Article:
One morning a couple of weeks ago I entered the kitchen before school to find Bear sitting at the counter.

To the best of my recollection, I was wearing dark wash jeans, my teal top with a lace flower neckline, flats, a silver bracelet, and hoop earrings.  Not exactly an outfit that would stop traffic, but apparently it caught my 8-year-old’s eye.

Bear glanced up, looked me over, and sweetly asked, “Why do you look so nice today, mom?”

Okay, so this sounds like a compliment.  Except kind of not.  Because by asking why I looked so nice on that particular day, it felt a little like I look like crap on a typical day.

This got me thinking about lots of Big Stuff like My Life and What My Daughter Sees Me Do and DO I Look Like Crap on a Typical Day?  You know, the questions that can keep you up at night.

On at least two weekday mornings my daughter finds the “put together grown-up” me in the kitchen.  I’ve showered, put on what she’d consider a nice outfit (i.e. not sweats or a t-shirt, and it must involve jewelry of some kind), fixed my hair, and applied makeup.  These are usually days I’m volunteering at the school or have a committee meeting — times I want to look like a grownup who’s got it together.

Unless I have somewhere I have to be within an hour of their leaving for school, the other mornings find me making breakfast and getting them ready while I’m in my PJs.  On most semi-public days (like ones where I have to take T-man to tae kwon do) they’ll return home to find a more “casual” me.  Jeans.  Shirt.  Usually a ponytail, often with little to no makeup on.

If I manage to score a house day (aka “tackle the mountain of clothes overtaking the laundry room” day), we’ll crank it down another notch.  Yoga pants are likely, despite the fact that nothing resembling yoga happens while they’re in school.  T-shirt.  Hair thrown up with a clip and not a stitch of makeup on.  I also refer to these as “days I avoid mirrors and cameras at all costs.”

You’ll notice my level of presentation is based entirely upon my activities out in the community each day.  People who come to my door get what they get, though I do manage to be clothed in something when they knock and see me through the window.  My neighbors seem to have learned that I’m kind of an eh, this is my reality today girl. Let’s just say that nobody’s surprised to find me in pajama pants at 7:00pm.  (aaaahhh, pajama pants…)

Funny thing.  (And by funny, I mean not so much.)  When we moved into our house we already knew the neighbors, and even though their son was younger than T-man and Bear we’d often all end up outside in the afternoons when the weather was nice.  His mom and I would sit at the table and chat while we watched the kids play, mediated the occasional fight, and tended to the not-so-occasional boo-boos.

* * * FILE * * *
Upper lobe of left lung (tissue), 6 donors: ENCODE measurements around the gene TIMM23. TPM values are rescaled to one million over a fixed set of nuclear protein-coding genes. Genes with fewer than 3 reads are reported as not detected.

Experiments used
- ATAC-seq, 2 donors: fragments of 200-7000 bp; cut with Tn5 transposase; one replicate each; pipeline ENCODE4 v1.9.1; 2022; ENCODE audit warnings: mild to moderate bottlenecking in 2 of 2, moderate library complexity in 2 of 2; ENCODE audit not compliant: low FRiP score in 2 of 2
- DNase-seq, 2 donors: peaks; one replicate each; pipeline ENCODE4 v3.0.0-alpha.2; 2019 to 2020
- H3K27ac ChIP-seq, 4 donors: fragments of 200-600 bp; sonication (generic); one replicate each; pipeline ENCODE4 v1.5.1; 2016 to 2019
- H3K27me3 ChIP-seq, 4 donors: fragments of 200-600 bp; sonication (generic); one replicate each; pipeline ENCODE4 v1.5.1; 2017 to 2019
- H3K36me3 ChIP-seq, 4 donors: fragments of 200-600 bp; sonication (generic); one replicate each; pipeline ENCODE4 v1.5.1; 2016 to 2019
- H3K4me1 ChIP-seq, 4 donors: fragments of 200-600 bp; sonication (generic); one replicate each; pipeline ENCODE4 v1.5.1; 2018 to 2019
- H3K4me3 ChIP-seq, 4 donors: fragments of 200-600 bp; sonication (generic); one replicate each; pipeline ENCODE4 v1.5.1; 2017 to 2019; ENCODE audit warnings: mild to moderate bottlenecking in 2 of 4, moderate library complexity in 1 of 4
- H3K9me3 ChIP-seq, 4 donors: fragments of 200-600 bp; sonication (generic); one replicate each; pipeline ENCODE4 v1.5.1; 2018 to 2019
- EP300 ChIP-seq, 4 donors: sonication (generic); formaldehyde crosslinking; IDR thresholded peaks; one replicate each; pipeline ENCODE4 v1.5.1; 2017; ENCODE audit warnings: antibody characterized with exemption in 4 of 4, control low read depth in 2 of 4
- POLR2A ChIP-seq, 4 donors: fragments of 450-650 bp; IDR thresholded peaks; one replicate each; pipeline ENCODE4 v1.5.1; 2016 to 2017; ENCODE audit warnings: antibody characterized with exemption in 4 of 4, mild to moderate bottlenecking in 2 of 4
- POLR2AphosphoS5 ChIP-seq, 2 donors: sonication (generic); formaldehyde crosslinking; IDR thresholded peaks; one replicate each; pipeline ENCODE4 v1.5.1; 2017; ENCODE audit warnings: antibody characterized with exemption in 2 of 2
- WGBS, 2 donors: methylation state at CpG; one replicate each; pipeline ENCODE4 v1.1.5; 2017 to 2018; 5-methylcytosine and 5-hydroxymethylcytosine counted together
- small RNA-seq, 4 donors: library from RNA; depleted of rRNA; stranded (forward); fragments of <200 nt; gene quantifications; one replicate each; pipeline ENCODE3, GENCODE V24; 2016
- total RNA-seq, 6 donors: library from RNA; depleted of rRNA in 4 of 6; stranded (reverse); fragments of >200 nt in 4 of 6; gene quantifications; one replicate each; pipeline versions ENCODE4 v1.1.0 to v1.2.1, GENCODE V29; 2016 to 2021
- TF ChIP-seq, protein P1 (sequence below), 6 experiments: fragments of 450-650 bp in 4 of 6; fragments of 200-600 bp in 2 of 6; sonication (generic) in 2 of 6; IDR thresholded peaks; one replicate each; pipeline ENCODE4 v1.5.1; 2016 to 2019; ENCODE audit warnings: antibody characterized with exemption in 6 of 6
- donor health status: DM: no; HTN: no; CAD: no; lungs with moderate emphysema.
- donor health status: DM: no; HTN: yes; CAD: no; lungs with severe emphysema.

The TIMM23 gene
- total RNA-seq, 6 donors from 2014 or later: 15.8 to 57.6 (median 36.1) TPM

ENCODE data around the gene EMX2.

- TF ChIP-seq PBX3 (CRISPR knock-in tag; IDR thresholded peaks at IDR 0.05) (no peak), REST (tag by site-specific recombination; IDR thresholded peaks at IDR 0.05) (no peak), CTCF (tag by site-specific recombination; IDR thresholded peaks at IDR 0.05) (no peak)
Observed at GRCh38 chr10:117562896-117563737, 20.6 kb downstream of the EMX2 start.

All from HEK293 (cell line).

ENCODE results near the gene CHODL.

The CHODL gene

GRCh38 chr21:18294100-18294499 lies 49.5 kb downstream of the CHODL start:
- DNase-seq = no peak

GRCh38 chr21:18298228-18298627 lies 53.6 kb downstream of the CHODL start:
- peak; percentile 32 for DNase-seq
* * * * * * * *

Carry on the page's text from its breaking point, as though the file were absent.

We’re both stay at home moms so the further into the afternoon it got, the longer the minutes felt until a dad would show up for reinforcements.  A lot of the time it helped immensely just to have the kids distract each other and run loose as we waited for the work day to be done.  (Note: at the time I had a five-year-old boy and a three-year-old girl who were incredibly active and Wore Me Out every damn day.)  

Shortly after we moved in The Question first occurred.  That day the neighbor’s husband got home and walked across the yard toward his family.  He greeted me — I was doing my typical hang out & make sure the kids don’t kill each other thing — and then kindly asked if I was all right.  (me, a little confused) Um, yeah.  Why?  “Oh, you just look tired, that’s all.”  Well, bless his heart.

Except what I was actually thinking was “REALLY?  I’m home with two preschool kids all day long and I look tired at 6:00?!  I’m shocked.”

Seeing as he’s a nice guy I managed not to say this out loud (though it was really noisy in my head).  I think I made it through a few more experiences with The Question before I finally just said that THIS was how I looked at the end of the day.  Game over, the end.

So there are a few reasons I’m probably sensitive to comments on how I look.  I’ve never been that girl, the stylish one with the perfect hair and makeup.  I didn’t learn any of this stuff growing up.  I didn’t think much about it in college (which was good, because I wouldn’t have had the money to fix it anyway), and then I was just busy being me after I graduated.  And “me” wasn’t overly concerned with looking put together.

I made a start at trying to be more girly (remember the makeover in my late 20s?) and was just getting the hang of it when along came the kids and BAM!  Everything changed.  Managing to get a shower was a monumental achievement for the day.  Spending time on hair?  Makeup?  Ridiculously impossible.  And there was no point to wearing nice clothes when they’d all end up with an assortment of baby stains on them anyway.

Now we’ve entered a new stage.  One where you’ll find “cool & collected” or “a red hot mess” depending on the day.  I should probably embrace even having the option to dress up or down more.

So when Bear admires an outfit I’m going to accept that for what it is: a whole-hearted compliment from a little girl who is into fashion and all that jazz.  She’s actually a very stylish chica, so getting the thumbs up from her is high praise indeed.

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This day was “Bear Approved.”